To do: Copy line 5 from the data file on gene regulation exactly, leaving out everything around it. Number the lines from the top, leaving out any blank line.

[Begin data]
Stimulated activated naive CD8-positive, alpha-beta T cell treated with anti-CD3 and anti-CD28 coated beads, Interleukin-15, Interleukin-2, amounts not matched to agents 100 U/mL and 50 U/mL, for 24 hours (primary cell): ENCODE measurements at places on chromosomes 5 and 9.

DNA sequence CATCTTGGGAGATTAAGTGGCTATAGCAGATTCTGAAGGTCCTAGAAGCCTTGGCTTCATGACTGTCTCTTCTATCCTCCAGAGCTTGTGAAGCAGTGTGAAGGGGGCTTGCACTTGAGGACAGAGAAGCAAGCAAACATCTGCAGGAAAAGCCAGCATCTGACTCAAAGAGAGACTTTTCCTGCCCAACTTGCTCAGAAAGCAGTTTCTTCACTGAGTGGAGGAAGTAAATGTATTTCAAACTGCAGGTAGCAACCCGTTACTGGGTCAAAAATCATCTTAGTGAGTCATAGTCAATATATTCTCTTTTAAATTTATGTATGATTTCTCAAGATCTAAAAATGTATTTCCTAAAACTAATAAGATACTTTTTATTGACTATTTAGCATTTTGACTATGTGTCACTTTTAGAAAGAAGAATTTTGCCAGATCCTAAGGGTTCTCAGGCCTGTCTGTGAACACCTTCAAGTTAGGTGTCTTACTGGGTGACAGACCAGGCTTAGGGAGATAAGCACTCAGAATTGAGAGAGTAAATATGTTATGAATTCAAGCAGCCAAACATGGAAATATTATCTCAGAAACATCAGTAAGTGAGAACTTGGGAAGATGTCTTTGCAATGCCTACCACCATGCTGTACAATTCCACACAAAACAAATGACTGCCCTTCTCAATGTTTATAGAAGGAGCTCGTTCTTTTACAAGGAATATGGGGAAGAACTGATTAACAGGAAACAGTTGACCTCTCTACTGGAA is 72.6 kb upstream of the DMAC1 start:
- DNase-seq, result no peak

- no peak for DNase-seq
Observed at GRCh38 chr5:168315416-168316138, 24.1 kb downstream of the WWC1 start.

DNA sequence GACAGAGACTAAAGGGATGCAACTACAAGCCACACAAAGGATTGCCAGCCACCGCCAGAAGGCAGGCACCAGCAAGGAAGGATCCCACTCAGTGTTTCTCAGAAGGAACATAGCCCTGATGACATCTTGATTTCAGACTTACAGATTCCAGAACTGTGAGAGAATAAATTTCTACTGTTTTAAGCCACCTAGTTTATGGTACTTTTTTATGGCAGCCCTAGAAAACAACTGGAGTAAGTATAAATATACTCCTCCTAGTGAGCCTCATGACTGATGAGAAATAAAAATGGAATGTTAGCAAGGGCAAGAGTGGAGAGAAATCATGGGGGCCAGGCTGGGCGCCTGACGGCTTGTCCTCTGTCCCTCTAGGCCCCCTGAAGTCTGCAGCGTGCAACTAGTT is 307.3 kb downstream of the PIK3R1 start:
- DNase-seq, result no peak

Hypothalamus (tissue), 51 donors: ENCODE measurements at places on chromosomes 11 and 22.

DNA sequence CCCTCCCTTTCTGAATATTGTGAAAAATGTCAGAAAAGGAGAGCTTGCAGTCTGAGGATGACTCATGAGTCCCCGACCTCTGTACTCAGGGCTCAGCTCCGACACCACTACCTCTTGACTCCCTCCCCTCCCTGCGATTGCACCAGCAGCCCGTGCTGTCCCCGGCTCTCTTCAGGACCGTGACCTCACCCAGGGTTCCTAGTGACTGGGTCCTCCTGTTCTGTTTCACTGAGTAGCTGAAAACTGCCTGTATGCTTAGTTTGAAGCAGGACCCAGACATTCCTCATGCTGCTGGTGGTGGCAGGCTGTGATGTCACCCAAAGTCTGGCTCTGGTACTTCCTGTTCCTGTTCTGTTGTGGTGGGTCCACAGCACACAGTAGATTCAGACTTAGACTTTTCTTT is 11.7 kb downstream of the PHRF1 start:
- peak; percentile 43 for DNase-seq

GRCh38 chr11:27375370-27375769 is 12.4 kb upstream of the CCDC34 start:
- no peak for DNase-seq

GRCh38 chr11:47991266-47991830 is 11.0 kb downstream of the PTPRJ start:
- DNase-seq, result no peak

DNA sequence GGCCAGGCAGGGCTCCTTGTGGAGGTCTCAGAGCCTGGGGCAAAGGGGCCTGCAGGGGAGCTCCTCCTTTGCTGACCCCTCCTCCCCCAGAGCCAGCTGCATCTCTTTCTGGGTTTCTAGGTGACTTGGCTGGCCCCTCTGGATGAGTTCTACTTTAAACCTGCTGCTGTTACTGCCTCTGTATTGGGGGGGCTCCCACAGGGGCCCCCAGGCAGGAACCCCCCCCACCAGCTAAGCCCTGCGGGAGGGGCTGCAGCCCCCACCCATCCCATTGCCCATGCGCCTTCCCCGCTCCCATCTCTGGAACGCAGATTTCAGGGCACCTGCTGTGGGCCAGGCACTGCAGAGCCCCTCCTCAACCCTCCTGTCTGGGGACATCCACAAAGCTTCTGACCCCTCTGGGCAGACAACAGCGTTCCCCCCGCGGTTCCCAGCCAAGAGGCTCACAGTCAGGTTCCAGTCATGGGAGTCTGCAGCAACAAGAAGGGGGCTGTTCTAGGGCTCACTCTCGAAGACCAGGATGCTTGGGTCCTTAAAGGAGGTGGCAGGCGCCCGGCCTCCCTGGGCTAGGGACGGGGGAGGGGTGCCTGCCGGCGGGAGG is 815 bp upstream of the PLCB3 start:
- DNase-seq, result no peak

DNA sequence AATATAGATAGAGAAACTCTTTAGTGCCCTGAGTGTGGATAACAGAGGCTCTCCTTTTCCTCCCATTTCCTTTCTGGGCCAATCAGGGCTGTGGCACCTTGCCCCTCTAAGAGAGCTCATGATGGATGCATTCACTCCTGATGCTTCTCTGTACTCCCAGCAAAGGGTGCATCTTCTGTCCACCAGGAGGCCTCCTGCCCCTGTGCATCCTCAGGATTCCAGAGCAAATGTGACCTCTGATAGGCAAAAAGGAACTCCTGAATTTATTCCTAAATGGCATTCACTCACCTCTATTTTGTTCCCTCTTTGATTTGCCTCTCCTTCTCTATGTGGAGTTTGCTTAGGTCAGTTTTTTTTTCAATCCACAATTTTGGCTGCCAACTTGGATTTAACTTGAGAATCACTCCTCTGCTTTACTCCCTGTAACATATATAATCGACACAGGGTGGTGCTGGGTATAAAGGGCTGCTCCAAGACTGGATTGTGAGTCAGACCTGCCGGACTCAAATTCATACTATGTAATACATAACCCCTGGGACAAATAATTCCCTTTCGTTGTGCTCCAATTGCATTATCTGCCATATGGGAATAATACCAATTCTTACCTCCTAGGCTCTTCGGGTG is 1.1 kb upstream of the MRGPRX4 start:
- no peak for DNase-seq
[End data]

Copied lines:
Observed at GRCh38 chr5:168315416-168316138, 24.1 kb downstream of the WWC1 start.